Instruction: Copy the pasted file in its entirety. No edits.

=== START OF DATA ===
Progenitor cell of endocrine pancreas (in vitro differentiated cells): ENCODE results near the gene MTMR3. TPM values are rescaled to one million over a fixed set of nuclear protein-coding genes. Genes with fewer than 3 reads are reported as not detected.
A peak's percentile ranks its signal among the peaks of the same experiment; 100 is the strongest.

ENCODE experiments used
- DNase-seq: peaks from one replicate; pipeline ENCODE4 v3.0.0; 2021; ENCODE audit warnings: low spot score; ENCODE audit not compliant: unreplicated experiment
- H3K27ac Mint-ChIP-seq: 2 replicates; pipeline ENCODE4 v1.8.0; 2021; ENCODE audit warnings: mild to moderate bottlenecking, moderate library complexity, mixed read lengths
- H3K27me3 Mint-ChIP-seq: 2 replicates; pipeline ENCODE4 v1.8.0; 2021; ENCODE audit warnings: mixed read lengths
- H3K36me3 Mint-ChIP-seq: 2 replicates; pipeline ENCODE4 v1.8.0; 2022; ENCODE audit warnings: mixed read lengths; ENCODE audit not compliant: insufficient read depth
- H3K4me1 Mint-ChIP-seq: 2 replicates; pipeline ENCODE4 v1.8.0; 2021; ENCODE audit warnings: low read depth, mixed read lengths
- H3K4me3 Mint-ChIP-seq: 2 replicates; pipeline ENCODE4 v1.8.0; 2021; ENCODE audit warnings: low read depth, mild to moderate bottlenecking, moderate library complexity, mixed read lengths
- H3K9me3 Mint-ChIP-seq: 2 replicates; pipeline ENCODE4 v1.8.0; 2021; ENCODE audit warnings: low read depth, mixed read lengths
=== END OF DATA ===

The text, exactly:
Progenitor cell of endocrine pancreas (in vitro differentiated cells): ENCODE results near the gene MTMR3. TPM values are rescaled to one million over a fixed set of nuclear protein-coding genes. Genes with fewer than 3 reads are reported as not detected.
A peak's percentile ranks its signal among the peaks of the same experiment; 100 is the strongest.

ENCODE experiments used
- DNase-seq: peaks from one replicate; pipeline ENCODE4 v3.0.0; 2021; ENCODE audit warnings: low spot score; ENCODE audit not compliant: unreplicated experiment
- H3K27ac Mint-ChIP-seq: 2 replicates; pipeline ENCODE4 v1.8.0; 2021; ENCODE audit warnings: mild to moderate bottlenecking, moderate library complexity, mixed read lengths
- H3K27me3 Mint-ChIP-seq: 2 replicates; pipeline ENCODE4 v1.8.0; 2021; ENCODE audit warnings: mixed read lengths
- H3K36me3 Mint-ChIP-seq: 2 replicates; pipeline ENCODE4 v1.8.0; 2022; ENCODE audit warnings: mixed read lengths; ENCODE audit not compliant: insufficient read depth
- H3K4me1 Mint-ChIP-seq: 2 replicates; pipeline ENCODE4 v1.8.0; 2021; ENCODE audit warnings: low read depth, mixed read lengths
- H3K4me3 Mint-ChIP-seq: 2 replicates; pipeline ENCODE4 v1.8.0; 2021; ENCODE audit warnings: low read depth, mild to moderate bottlenecking, moderate library complexity, mixed read lengths
- H3K9me3 Mint-ChIP-seq: 2 replicates; pipeline ENCODE4 v1.8.0; 2021; ENCODE audit warnings: low read depth, mixed read lengths